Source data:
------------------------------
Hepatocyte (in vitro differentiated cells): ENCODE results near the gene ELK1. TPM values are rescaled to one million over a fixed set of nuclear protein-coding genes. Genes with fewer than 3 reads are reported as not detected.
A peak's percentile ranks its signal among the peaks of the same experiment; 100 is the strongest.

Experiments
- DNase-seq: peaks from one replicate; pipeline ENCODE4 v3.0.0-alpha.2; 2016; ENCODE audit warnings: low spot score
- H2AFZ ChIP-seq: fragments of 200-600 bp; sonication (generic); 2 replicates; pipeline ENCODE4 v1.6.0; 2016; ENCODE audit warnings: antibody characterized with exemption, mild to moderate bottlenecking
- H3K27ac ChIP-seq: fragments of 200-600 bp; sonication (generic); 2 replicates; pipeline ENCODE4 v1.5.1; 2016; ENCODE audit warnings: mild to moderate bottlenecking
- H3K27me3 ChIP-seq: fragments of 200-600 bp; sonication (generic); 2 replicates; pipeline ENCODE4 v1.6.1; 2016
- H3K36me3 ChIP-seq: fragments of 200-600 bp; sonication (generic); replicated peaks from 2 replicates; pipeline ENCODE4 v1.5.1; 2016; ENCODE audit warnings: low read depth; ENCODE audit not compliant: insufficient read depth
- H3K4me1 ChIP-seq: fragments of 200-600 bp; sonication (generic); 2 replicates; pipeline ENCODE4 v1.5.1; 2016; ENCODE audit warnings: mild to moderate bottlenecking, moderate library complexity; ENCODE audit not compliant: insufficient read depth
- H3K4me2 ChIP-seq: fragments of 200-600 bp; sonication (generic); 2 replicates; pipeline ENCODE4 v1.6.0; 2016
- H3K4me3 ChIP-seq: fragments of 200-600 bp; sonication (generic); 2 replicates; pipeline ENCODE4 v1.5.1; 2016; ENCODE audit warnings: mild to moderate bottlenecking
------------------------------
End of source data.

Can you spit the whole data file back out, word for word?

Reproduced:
Hepatocyte (in vitro differentiated cells): ENCODE results near the gene ELK1. TPM values are rescaled to one million over a fixed set of nuclear protein-coding genes. Genes with fewer than 3 reads are reported as not detected.
A peak's percentile ranks its signal among the peaks of the same experiment; 100 is the strongest.

Experiments
- DNase-seq: peaks from one replicate; pipeline ENCODE4 v3.0.0-alpha.2; 2016; ENCODE audit warnings: low spot score
- H2AFZ ChIP-seq: fragments of 200-600 bp; sonication (generic); 2 replicates; pipeline ENCODE4 v1.6.0; 2016; ENCODE audit warnings: antibody characterized with exemption, mild to moderate bottlenecking
- H3K27ac ChIP-seq: fragments of 200-600 bp; sonication (generic); 2 replicates; pipeline ENCODE4 v1.5.1; 2016; ENCODE audit warnings: mild to moderate bottlenecking
- H3K27me3 ChIP-seq: fragments of 200-600 bp; sonication (generic); 2 replicates; pipeline ENCODE4 v1.6.1; 2016
- H3K36me3 ChIP-seq: fragments of 200-600 bp; sonication (generic); replicated peaks from 2 replicates; pipeline ENCODE4 v1.5.1; 2016; ENCODE audit warnings: low read depth; ENCODE audit not compliant: insufficient read depth
- H3K4me1 ChIP-seq: fragments of 200-600 bp; sonication (generic); 2 replicates; pipeline ENCODE4 v1.5.1; 2016; ENCODE audit warnings: mild to moderate bottlenecking, moderate library complexity; ENCODE audit not compliant: insufficient read depth
- H3K4me2 ChIP-seq: fragments of 200-600 bp; sonication (generic); 2 replicates; pipeline ENCODE4 v1.6.0; 2016
- H3K4me3 ChIP-seq: fragments of 200-600 bp; sonication (generic); 2 replicates; pipeline ENCODE4 v1.5.1; 2016; ENCODE audit warnings: mild to moderate bottlenecking